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Texture discrimination asymmetries across the visual field

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image of Spatial Vision
For more content, see Multisensory Research and Seeing and Perceiving.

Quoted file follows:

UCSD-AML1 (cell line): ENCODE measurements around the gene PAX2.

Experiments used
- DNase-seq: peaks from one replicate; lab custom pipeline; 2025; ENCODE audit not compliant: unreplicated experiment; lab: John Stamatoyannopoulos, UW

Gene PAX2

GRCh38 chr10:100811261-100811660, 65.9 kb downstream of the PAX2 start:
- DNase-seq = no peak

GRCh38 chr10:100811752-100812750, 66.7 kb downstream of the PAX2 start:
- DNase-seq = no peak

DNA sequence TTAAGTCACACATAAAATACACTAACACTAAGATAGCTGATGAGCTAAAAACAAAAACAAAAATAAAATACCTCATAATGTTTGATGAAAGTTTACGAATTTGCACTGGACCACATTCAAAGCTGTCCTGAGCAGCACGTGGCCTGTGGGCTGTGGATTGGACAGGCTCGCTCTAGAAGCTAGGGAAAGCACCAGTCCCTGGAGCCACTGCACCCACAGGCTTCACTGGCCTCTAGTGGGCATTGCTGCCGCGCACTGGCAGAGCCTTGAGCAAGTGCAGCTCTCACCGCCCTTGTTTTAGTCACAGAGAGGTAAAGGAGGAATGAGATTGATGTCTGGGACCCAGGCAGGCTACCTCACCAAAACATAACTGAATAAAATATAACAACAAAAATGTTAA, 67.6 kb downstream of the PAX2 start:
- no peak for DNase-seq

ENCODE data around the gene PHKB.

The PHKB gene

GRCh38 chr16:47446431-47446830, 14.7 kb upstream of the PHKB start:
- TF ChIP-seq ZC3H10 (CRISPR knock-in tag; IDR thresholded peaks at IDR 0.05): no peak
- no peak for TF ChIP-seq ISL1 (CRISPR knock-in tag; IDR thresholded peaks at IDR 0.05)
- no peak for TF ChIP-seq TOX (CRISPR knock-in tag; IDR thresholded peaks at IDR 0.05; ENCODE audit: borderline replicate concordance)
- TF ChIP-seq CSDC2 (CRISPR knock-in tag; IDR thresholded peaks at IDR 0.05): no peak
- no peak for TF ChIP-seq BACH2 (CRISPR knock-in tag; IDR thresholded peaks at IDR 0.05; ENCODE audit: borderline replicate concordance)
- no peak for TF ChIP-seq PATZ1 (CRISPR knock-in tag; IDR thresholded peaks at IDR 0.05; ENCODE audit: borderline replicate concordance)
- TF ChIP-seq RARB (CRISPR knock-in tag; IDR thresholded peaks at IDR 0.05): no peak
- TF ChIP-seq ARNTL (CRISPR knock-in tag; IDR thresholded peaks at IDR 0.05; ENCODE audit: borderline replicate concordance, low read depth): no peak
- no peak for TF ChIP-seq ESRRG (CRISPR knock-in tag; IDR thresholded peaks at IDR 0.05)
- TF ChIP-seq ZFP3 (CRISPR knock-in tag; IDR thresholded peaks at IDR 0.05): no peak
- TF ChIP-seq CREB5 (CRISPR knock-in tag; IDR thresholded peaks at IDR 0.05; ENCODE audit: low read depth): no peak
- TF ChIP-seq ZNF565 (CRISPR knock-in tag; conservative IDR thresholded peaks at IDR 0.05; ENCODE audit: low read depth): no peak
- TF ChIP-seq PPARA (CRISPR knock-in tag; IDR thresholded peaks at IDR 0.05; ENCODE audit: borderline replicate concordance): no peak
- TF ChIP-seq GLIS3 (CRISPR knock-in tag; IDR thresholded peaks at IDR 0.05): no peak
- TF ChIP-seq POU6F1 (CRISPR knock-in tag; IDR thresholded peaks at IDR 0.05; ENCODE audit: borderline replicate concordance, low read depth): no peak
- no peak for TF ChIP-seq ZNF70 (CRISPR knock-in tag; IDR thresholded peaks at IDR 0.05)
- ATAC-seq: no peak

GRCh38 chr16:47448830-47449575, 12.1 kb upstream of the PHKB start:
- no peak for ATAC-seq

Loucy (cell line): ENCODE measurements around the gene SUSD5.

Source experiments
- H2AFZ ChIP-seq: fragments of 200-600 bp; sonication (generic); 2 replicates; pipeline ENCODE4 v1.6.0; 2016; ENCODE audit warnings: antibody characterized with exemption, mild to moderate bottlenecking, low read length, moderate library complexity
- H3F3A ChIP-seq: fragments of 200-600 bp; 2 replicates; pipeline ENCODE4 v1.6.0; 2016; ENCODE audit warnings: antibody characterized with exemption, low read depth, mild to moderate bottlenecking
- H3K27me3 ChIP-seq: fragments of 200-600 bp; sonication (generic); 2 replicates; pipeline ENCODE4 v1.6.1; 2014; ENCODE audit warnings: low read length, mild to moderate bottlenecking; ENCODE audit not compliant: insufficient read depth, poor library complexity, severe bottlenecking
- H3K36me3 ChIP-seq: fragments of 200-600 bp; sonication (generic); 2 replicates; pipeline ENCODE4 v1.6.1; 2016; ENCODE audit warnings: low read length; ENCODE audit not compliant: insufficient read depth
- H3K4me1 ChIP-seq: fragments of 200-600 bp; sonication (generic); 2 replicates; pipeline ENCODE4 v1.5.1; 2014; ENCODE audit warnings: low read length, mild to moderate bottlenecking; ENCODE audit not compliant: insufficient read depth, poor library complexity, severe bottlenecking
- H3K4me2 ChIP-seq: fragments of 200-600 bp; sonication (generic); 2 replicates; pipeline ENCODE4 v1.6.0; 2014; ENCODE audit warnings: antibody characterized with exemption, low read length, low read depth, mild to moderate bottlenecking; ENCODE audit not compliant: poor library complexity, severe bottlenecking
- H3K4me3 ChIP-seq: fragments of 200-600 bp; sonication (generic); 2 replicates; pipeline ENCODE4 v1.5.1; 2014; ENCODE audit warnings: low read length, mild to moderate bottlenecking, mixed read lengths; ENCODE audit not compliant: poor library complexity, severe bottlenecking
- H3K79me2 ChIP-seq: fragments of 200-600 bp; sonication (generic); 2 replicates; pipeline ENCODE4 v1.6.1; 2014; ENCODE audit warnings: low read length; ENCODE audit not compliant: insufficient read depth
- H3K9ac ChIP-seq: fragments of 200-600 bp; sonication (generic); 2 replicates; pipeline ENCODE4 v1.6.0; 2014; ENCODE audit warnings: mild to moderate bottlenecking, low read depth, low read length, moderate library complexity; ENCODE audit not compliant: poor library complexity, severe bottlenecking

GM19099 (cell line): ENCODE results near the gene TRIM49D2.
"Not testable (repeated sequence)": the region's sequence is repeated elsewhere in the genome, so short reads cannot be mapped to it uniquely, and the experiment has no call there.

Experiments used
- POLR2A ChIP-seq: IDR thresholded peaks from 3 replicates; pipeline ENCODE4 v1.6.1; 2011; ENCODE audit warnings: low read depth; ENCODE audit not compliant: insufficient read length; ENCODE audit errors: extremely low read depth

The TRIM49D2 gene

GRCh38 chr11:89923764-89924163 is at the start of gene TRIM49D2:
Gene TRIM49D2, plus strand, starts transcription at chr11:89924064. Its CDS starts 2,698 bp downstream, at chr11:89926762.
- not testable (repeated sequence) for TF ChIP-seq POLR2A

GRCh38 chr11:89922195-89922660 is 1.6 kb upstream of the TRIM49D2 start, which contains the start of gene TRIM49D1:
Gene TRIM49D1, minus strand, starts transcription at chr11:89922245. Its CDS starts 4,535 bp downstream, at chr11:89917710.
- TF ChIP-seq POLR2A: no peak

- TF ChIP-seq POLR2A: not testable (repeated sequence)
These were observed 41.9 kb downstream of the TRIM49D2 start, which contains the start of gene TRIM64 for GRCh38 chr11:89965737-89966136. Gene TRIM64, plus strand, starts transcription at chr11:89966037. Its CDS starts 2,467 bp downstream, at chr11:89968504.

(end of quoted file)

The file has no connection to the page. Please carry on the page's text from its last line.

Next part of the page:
Texture discrimination is sometimes asymmetrical; texture A embedded in texture B is more easily detected than texture B embedded in texture A. Furthermore, texture discrimination often improves as the disparate texture is moved into the periphery; this has been referred to as the central performance drop (CPD). The interaction of these interesting and counter-intuitive aspects of texture discrimination has received very little attention. Using four stimulus pattern pairs that were previously shown to elicit asymmetrical texture discrimination, we examined texture discrimination asymmetries as a function of eccentricity. We found three patterns of results; (i) both texture arrangements (A in B, and B in A) elicit a CPD but do not show an asymmetry, (ii) both texture arrangements elicit a monotonic decrease in performance with eccentricity (i.e. no CPD) but an asymmetry is seen at each eccentricity and (iii) discrimination asymmetries are minimal at fixation and in the far periphery and maximal about 3° from fixation with a CPD generally shown for the 'stronger' member of the pair. These results emphasize that one cannot talk about the 'discriminability' of a particular texture pair without reference to the arrangement of the two textures and the eccentricity of presentation.


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